Tuesday, May 19, 2009

French autumn lunch

We had Mothers' Day a week late at our place. On the real Mothers' Day, family members were variously in Sydney, Melbourne, Jervis Bay, Brisbane and Goondiwindi. So we regrouped to have a special lunch the following week.
I created this simple French-styled autumn lunch for Mum.


Pork rillettes with cornichons

Sourdough baguette with continental butter

Roast tarragon and lemon chicken

Bitter leaves with chevre, walnut and pear and a verjuice dressing

Tarte Tatin with creme fraiche

I think probably the standout could have been the tart. This was the first time I had made a tarte tatin and on the day before, I realised I had packed away my cast-iron frittata pan which would have been perfect to use for the tart. Luckily Executive Chef had plenty there and I got another one cheaply. The tart came from Patricia Wells' The Paris Cookbook. She has a very simple and effective recipe for pate brisee (crumbly shortcrust pastry) which worked a treat.

She also says to use the right apples. I used Pink Lady and I think it was a great choice.

There were no real problems making the tart. Probably, the most complicated thing was tipping it out onto the serving plate. The stovetop part was easy and low-stress. The New Farm Deli had lovely creme fraiche. I am definitely making this again!

Chicken-wise, all was well. This is the same roast chicken that I always make, except with the tarragon included. It was in the oven for about 2 and a quarter hours.

Salad- no real issues to speak of.

The rillettes were a bit of a find, at James St Grocer. I had been hunting high and low for ingredients to make my own terrine, but trying to find chicken livers and hard pork back fat in this town with no notice is impossible. If anyone knows a butcher that stocks this stuff without ordering in, I will be forever grateful. Anyway the terrine didn't happen and luckily I stumbled on the rillettes, made by a company in Noosa called French Sin. Basically, rillettes are a fancy version of potted meat. Like confit, but shredded. I have had lovely rillettes in France, solidified with a layer of goose fat on top and with a beautiful creamy texture. These ones were different, more shredded-looking and without much fat at all. Same but different. They were about $20 for a large pot, and they also make a duck and cherry version.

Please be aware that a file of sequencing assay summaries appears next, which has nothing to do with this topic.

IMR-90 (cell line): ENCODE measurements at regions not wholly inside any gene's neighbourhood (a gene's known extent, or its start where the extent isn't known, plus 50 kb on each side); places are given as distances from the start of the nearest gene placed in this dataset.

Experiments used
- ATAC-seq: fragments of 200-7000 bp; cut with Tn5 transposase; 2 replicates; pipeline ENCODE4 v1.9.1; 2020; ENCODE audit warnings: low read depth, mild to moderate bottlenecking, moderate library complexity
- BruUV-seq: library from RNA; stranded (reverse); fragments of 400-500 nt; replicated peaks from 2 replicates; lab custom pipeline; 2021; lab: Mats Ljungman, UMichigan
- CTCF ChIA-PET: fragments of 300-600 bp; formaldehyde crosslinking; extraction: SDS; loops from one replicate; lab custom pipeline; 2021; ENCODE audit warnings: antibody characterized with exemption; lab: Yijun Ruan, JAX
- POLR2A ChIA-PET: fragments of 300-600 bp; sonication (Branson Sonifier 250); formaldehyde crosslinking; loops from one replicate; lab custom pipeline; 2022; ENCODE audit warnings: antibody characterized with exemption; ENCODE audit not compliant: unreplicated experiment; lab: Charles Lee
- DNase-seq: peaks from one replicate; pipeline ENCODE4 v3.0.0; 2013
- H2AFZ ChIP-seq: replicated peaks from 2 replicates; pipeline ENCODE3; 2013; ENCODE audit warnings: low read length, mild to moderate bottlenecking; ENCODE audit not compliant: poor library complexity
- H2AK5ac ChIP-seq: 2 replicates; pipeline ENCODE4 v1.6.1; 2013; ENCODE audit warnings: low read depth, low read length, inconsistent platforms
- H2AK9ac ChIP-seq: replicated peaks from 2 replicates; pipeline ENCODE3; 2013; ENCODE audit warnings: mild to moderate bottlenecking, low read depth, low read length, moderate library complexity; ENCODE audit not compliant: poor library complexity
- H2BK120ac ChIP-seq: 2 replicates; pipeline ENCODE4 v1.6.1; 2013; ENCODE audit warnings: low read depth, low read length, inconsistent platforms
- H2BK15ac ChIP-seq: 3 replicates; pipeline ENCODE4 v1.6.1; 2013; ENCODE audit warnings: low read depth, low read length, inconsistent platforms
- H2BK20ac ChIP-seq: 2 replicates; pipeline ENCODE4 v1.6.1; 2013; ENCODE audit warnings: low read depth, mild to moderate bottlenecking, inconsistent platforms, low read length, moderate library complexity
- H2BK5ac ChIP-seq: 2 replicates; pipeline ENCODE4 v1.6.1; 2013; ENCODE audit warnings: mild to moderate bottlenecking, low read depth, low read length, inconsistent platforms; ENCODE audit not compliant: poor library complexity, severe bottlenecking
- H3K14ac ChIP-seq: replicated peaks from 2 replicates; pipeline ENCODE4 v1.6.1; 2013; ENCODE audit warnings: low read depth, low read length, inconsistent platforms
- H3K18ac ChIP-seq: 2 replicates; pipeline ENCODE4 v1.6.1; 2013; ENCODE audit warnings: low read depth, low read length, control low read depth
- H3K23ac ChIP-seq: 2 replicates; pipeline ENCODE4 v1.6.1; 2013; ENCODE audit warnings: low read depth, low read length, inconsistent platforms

We spread the rillettes on crusty sourdough from the Rock n' Roll Bakery on Logan Rd at Greenslopes.

Pouilly-Fume is a dry French white wine. Dan Murphy's has a few good ones.

Bitter leaves salad

  • baby spinach leaves, rocket, arugula, etc

  • about 50g fresh goat cheese ( I use President imported, can get it at good cheese delis)

  • handful walnuts, toasted

  • 1 lovely Corella pear

  • 1 tbsp Verjuice

  • 1 tbsp Light olive oil

  • 1 tsp Dijon mustard

  • salt and pepper

  • Juice of 1 mandarin

Finely slice the pear. Wash and arrange the leaves in a serving dish. Place the pear over the leaves. Sprinkle over the crumbled cheese and walnuts. Whisk the oil, juice, verjuice, mustard and salt together to taste. Pour over and season with pepper.

Tarte Tatin

  • 6-8 perfect big Pink Ladys

  • 150g sugar

  • 150g unsalted butter

  • 1 tsp vanilla extract

  • pate brisee, rolled out into a 23cm round and refrigerated

Peel, core and halve the apples each way, once through the width and once through the height. Sprinkle the sugar evenly over the bottom of a deepish 24cm cast iron fry pan that can go in the oven. Slice the butter and arrange slices over the sugar. Drizzle over extract. Arrange apple pieces in pan as tightly as possible. Place on EXTREMELY LOW heat on stovetop for about an hour. Try to baste the apples with the liquid if you can. No burnination should occur! Eventually you will have a panful of cooked apples, buttery juices and some caramelisation happening on the bottom. Remove from heat, sit the circle of pastry over the apples and tuck in the sides. Put pan on a baking sheet. Bake in preheated 220C oven for about 25mins or until pastry is golden. If it bubbles over the sides of the pastry, fine. When done, have serving plate (with a lip) ready. CAREFULLY and QUICKLY invert searing-hot pan over plate. If apples stick, just peel them off and re-attach. Serve at room temperature or warm. Delicious!

Here's what a professional tarte tatin looks like- from a Paris bakery.

1 comment:

Karen said...

As a guest at this lunch, I can attest to it's superbness !!!